• Fever .
  • Abdominal pain that is getting worse and more sustained.
  • Nausea and vomiting.
  • Bloody bowel movements.

Diagnosis of diverticulitis
The first step doctors make to diagnose diverticulitis is to examine the medical history and symptoms experienced by the patient.

Then, the doctor will do a physical examination, especially by examining the abdomen of the patient to detect the location of inflammation or infection in the abdominal cavity. The location of inflammation can be detected with pain when the stomach is pressed. The doctor will also do a digital rectal examination to see if there is bleeding.

The doctor will also do additional examinations to confirm the diagnosis. These additional checks include:
  • Blood test. To see the possibility of infection or bleeding in the patient's large intestine, as well as examination of liver function to detect whether abdominal pain is caused by a liver disorder or not.
  • Urine test. A urine test is performed to show whether the person has a urinary tract infection.
  • Pregnancy test. To ensure that abdominal pain experienced by female sufferers is not caused by pregnancy.
  • Faint blood test on stool samples. To check whether the patient's stool contains blood.
  • CT scan. To show in detail the bags that have inflammation or infection and confirm the diagnosis. CT scans can also indicate the severity of diverticulitis.
Colonoscopy is not recommended when diverticulosis is inflamed, because the risk of tearing or rupture of inflamed diverticula. A colonoscopy is performed when the doctor wants to evaluate diverticulosis when not inflamed, or the doctor suspects a tumor in the large intestine.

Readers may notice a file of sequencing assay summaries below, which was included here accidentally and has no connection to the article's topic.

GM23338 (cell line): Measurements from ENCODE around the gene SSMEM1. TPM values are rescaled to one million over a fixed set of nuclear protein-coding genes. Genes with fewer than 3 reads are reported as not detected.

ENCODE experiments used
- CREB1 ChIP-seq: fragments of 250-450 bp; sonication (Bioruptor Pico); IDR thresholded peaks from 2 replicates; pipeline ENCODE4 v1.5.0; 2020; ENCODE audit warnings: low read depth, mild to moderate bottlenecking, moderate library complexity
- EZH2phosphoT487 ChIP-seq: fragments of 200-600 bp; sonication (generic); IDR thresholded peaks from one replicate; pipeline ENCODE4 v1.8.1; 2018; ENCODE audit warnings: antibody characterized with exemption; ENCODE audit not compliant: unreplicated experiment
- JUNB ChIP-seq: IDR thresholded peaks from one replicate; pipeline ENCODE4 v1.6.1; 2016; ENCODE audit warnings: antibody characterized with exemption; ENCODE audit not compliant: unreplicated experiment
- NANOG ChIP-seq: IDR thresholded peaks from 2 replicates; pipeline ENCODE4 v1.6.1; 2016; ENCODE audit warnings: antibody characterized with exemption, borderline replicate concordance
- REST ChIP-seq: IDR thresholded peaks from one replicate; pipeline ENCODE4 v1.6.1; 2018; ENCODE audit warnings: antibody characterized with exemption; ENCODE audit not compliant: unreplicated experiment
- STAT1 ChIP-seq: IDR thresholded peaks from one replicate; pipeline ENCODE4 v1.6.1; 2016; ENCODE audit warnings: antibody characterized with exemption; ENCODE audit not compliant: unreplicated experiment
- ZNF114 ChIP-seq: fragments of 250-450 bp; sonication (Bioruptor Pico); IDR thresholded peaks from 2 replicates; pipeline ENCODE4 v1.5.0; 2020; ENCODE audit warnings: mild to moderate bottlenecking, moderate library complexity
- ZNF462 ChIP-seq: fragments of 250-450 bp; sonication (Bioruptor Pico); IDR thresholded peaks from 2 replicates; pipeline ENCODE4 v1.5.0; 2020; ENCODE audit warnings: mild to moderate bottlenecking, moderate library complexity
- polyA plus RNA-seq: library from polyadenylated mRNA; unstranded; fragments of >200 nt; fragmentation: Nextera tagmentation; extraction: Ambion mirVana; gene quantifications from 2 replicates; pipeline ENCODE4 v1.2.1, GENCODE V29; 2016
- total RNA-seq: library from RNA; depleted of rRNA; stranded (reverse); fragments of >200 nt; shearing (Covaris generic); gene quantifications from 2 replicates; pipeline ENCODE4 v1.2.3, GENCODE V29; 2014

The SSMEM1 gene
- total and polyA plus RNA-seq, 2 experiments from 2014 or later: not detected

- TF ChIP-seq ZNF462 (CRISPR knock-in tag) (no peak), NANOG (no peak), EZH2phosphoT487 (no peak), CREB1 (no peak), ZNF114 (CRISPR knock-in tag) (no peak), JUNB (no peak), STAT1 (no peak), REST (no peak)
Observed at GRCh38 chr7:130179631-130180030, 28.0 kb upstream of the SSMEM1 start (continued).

Treatment of Diverticulitis
Handling of diverticulitis is usually done based on the severity of diverticulitis experienced by patients. If the patient experiences mild symptoms and there are no signs of complications, then the type of treatment that is carried out includes:
  • The administration of drugs , namely antibiotics to treat infections and painkillers, such as paracetamol .
  • A high-fluid and low-fiber diet. This diet is done until the pain has disappeared. When the pain has disappeared, slowly add fiber to the food.
If symptoms that are felt to be getting worse or diverticulitis have experienced complications, then the patient needs to get treatment at the hospital. Handling carried out, among others:
  • Infusion of fluids and nutrients. To rest the intestines, patients will be asked to fast for a week. Nutrition and fluids will be given by IV.